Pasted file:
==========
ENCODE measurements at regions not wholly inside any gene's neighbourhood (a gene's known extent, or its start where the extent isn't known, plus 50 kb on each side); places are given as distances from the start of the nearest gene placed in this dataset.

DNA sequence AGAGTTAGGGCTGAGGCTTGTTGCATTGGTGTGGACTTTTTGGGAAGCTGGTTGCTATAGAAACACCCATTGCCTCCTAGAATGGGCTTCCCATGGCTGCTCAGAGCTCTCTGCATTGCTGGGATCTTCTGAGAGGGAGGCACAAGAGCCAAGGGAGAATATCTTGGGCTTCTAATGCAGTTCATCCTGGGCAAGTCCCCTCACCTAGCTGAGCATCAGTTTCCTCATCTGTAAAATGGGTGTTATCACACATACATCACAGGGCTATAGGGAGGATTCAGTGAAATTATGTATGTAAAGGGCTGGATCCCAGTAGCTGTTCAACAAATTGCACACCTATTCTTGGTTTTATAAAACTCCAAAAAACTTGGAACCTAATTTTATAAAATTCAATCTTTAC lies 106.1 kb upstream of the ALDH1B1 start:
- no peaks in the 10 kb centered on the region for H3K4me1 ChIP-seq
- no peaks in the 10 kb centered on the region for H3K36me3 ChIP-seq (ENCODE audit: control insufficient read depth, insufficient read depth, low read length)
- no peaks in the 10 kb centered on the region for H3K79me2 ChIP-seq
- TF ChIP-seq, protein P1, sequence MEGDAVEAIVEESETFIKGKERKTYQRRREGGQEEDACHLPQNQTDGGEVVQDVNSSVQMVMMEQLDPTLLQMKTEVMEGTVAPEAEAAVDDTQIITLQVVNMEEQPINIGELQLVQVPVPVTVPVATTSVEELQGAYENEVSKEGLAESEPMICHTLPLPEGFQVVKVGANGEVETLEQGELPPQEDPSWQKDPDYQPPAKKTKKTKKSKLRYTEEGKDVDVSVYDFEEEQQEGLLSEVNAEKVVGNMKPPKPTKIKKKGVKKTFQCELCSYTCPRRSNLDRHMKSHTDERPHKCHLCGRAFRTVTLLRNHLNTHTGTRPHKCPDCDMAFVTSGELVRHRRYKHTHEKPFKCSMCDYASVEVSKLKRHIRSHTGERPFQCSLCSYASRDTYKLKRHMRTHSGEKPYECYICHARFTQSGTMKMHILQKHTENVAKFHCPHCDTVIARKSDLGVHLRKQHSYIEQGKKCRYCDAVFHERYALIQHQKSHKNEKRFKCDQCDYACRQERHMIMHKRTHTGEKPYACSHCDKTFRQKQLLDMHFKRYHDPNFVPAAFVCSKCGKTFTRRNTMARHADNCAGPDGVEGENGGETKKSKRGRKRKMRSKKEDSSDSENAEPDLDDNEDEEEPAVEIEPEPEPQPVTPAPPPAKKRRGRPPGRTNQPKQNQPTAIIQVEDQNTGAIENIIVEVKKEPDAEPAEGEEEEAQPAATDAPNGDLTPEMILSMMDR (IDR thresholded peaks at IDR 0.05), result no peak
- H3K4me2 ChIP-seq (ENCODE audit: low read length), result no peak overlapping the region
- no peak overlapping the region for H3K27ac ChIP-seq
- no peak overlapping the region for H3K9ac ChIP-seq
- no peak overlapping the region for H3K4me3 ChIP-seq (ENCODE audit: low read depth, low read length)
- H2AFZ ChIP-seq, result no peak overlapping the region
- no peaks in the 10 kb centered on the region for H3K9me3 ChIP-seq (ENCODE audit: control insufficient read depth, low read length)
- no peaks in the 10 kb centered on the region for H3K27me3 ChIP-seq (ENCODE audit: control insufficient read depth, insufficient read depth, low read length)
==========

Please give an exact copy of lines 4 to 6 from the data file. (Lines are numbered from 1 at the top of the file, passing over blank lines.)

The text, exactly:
- no peaks in the 10 kb centered on the region for H3K36me3 ChIP-seq (ENCODE audit: control insufficient read depth, insufficient read depth, low read length)
- no peaks in the 10 kb centered on the region for H3K79me2 ChIP-seq
- TF ChIP-seq, protein P1, sequence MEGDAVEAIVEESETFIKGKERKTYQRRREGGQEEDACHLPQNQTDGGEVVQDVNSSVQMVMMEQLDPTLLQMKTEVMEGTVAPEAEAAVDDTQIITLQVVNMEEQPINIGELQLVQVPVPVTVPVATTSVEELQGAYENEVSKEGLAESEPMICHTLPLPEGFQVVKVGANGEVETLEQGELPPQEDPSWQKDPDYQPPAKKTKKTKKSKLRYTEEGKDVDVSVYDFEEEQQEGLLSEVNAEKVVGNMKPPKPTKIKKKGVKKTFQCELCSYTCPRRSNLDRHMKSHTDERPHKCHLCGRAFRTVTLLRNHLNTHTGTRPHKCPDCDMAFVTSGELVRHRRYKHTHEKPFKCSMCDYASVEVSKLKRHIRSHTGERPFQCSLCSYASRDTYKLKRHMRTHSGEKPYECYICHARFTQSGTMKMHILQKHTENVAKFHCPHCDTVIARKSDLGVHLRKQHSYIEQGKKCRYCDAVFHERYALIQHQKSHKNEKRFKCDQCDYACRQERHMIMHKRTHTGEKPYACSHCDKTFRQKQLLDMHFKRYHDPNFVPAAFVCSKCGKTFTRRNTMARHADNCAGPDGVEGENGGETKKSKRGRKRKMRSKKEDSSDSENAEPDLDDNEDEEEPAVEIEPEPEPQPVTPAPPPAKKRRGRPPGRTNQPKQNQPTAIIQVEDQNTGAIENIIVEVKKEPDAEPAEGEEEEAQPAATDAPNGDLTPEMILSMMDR (IDR thresholded peaks at IDR 0.05), result no peak